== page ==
Yuki Kihara – one of New Zealand’s leading interdisciplinary artists – continues her Tholenaar van Raalte fellowship at the RCMC.
Photo credit: ‘Going Native’ (2018/2022) by Yuki Kihara. Production still from the filming of ‘Going Native’ featuring Njord Student Rowing Club at Museum Volkenkunde, Leiden the Netherlands. Commissioned by the National Museum of World Cultures, The Netherlands. Courtesy of Yuki Kihara and Milford Galleries Dunedin and Queenstown, Aotearoa, New Zealand.
Yuki Kihara’s work engages various social, political, and cultural issues. Her interdisciplinary approach challenges dominant and singular historical narratives through visual arts, dance, and curatorial practices, thinking alongside Pacific colonial history and representations as they intersect with race, gender, spirituality, and sexual politics.
In the Netherlands, she continues her fellowship, which began in 2017, by researching the Nationaal Museum van Wereldculturen's collections to generate provocations around issues of cross-cultural exchanges and representations, including cultural identities in the contemporary and Dutch constructions of the Pacific. Her research has culminated in the production of new work titled Going Native (2019/2022), commissioned by the Nationaal Museum van Wereldculturen, presented at the Museum Volkenkunde (National Museum of Ethnology) in November 2022 as part of the Taking Care Project, co-funded by the Creative Europe Program of the European Union.
A native of Sāmoa, Yuki Kihara is an interdisciplinary artist of Sāmoan and Japanese heritage. In 2008, the Metropolitan Museum of Art, New York, presented a solo exhibition of Kihara’s work titled Living Photographs featuring highlights of her interdisciplinary art practice, followed by an acquisition of her works by the museum for their permanent collection. Kihara’s work can also be found in collections throughout the world, including: the Los Angeles County Museum of Art; British Museum; Nationaal Museum van Wereldculturen in the Netherlands; Kaohsiung Museum of Fine Arts, Taiwan; and Te Papa Tongarewa Museum of New Zealand, to name a few. Kihara’s works have been presented at the Asia Pacific Triennial (2002 & 2015), Auckland Triennial (2009), Sakahàn Quinquennial (2013), Daegu Photo Biennial (2014), Honolulu Biennial (2017), Bangkok Art Biennial (2018), Aichi Triennale (2022) and Venice Biennale (New Zealand Pavilion, 2022). She lives and works in Sāmoa, where she has been based over the past eleven years. A book has just been published about her work titled Paradise Camp (2022).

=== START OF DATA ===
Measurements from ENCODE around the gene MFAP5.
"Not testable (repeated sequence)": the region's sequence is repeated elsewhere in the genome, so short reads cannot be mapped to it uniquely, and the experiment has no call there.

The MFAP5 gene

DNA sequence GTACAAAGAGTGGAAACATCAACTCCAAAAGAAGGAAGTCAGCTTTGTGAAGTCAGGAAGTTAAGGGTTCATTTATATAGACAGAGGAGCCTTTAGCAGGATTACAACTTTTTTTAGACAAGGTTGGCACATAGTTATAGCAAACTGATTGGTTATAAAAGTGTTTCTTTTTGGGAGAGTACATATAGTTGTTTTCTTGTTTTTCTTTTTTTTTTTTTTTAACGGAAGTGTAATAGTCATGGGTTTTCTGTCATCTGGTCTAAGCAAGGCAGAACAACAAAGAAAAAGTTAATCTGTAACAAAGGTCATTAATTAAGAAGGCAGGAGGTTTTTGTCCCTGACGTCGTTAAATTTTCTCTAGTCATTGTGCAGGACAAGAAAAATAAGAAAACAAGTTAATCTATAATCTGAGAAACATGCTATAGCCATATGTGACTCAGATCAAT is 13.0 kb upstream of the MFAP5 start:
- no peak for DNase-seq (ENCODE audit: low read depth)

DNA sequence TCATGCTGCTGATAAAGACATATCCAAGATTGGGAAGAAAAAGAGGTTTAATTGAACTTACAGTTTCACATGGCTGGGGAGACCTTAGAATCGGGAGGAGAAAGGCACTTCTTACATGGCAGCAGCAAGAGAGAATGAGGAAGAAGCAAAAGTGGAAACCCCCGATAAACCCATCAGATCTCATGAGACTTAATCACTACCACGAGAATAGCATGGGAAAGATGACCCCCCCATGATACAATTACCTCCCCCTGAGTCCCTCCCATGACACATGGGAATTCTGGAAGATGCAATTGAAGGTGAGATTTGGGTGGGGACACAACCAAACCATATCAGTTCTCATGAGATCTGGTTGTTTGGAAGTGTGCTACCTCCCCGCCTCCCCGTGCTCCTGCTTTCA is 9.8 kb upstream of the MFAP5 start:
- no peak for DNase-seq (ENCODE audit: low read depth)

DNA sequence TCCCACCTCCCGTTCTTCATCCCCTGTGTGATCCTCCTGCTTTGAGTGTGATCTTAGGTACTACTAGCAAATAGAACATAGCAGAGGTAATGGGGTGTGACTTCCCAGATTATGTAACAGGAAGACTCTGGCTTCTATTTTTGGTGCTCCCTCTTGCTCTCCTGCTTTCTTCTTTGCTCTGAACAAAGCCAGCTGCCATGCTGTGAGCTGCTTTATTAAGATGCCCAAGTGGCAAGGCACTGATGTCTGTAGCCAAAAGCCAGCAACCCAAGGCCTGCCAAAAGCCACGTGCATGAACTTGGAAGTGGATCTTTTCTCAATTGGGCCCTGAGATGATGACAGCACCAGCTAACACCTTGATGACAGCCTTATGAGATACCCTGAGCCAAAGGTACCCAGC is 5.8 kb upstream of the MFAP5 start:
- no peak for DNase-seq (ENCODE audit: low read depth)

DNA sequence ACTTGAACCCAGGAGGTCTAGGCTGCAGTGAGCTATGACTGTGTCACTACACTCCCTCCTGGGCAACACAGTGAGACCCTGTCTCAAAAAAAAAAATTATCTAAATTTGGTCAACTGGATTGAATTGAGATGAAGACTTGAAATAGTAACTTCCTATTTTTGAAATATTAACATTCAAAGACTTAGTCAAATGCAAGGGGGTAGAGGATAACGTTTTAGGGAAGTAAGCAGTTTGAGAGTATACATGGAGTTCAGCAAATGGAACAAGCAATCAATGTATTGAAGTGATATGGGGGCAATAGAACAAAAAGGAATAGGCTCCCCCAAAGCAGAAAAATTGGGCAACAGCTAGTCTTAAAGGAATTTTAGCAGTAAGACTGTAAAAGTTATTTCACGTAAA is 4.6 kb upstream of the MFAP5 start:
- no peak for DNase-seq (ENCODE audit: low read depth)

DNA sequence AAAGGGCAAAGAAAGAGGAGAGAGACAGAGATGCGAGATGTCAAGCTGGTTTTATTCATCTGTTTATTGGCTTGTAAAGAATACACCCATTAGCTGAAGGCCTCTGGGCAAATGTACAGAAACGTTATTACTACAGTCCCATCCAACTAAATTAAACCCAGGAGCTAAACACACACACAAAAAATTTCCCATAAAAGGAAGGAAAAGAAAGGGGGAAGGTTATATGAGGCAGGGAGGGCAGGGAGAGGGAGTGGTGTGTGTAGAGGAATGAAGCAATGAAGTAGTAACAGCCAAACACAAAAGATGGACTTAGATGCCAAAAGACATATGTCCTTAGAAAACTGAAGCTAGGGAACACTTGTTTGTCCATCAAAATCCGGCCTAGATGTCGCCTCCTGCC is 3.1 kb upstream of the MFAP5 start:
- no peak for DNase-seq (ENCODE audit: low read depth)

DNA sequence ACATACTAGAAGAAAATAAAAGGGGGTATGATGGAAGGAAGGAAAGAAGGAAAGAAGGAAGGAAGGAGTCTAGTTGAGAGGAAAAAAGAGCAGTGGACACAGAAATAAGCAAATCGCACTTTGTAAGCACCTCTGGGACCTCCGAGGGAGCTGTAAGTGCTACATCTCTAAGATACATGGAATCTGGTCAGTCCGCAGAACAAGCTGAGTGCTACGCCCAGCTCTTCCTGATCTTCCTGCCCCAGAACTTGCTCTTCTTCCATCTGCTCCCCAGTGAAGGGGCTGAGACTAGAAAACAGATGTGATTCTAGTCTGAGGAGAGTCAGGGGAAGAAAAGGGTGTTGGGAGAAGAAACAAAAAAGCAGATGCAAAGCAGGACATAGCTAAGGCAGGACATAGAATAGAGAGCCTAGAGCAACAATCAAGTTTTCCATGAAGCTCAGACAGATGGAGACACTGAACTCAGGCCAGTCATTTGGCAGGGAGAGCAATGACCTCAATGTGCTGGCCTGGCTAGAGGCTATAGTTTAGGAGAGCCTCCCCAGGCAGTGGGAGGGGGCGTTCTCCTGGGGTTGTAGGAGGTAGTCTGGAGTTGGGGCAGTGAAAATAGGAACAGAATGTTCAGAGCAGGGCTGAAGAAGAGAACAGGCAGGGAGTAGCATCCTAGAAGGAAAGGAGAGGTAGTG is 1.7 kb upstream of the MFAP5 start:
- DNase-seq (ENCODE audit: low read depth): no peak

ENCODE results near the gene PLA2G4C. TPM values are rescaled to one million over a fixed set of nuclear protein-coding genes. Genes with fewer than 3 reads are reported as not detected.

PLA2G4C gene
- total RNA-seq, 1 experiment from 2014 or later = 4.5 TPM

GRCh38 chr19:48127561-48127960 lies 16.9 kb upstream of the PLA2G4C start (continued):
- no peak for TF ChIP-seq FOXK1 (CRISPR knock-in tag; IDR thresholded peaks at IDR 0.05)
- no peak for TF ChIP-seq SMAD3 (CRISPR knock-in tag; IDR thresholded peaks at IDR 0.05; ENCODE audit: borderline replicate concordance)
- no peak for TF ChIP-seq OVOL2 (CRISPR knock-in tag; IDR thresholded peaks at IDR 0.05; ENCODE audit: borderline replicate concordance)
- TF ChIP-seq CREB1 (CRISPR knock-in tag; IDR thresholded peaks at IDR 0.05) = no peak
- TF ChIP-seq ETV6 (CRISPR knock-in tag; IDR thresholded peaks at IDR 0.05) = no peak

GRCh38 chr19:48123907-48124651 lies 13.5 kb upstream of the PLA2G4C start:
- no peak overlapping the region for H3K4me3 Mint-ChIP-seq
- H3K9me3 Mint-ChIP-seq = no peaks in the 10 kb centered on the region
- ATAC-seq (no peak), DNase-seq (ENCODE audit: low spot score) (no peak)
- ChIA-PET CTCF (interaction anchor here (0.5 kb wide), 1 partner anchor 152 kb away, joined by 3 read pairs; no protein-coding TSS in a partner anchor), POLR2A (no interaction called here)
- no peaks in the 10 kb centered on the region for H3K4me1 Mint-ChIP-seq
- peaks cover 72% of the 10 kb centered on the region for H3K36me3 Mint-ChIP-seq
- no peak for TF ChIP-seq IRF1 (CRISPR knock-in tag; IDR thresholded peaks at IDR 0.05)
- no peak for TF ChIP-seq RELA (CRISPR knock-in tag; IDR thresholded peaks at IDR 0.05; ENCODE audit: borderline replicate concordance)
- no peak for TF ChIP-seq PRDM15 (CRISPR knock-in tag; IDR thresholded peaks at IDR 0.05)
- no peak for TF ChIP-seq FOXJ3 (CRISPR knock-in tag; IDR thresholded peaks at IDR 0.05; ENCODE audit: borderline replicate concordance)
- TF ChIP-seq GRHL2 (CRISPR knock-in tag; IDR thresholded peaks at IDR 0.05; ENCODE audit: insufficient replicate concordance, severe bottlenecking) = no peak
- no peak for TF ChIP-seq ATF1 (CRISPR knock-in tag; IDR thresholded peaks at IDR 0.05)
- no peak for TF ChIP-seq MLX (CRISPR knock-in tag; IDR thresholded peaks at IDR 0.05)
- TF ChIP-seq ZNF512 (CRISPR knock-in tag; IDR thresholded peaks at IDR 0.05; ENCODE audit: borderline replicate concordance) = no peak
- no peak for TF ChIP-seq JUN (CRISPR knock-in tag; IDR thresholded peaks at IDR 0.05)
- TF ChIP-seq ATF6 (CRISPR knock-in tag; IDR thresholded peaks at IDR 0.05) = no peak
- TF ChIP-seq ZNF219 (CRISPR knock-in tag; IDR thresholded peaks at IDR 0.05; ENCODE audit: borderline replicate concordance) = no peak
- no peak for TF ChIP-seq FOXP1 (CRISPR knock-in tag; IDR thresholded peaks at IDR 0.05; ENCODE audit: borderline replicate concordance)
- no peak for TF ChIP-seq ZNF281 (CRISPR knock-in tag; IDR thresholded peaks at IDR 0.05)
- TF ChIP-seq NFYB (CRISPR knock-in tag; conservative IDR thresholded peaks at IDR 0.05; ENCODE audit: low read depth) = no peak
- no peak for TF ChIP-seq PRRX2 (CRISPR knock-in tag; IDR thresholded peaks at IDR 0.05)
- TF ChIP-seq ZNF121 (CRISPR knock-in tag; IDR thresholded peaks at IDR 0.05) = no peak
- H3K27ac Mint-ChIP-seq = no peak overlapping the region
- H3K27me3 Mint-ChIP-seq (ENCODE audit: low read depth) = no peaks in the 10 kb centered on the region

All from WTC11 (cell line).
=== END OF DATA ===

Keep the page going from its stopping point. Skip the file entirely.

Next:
Photo portrait below by Luke Walker.